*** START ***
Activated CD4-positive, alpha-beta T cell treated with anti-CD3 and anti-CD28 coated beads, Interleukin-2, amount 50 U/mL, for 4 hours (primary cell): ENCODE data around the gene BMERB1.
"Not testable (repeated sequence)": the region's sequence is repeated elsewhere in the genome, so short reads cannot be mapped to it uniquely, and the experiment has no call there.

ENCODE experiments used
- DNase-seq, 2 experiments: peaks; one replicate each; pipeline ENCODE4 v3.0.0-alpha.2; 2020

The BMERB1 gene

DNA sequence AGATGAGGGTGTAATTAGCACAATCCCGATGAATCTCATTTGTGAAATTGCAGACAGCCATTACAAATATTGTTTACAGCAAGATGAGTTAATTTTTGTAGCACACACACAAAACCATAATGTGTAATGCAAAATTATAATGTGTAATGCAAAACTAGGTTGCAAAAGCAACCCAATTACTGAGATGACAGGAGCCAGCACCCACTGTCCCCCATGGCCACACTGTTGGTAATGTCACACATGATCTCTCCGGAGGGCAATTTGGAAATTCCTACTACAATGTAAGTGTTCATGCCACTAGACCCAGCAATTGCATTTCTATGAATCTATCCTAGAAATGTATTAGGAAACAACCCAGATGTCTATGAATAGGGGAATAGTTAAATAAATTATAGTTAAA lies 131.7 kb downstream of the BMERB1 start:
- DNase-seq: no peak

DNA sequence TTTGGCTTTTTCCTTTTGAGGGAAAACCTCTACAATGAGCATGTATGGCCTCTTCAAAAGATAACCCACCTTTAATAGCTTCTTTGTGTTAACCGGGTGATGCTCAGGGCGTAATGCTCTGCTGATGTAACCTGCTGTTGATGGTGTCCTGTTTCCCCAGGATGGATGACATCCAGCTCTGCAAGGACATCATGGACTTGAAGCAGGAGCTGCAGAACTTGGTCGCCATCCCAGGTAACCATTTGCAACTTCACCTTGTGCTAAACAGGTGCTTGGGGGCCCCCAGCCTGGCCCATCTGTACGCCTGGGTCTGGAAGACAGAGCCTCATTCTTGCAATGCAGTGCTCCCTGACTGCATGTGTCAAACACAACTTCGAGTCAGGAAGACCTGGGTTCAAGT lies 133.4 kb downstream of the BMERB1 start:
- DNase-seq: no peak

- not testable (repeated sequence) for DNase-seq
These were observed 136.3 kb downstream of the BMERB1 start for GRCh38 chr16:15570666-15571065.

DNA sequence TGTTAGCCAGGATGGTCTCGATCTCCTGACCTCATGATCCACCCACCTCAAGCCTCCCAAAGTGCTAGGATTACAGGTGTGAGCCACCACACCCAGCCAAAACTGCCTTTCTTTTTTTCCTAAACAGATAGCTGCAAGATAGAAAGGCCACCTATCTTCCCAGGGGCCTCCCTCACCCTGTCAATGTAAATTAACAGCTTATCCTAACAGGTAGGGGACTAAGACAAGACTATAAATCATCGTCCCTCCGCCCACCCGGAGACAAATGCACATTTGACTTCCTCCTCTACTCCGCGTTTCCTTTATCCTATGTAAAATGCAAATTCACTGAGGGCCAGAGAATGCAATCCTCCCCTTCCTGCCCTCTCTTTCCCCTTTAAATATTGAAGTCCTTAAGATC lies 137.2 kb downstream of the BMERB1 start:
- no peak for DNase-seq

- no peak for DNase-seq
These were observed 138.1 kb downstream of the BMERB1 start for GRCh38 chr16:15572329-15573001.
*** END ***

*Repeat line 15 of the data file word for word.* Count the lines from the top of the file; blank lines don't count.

These were observed 138.1 kb downstream of the BMERB1 start for GRCh38 chr16:15572329-15573001.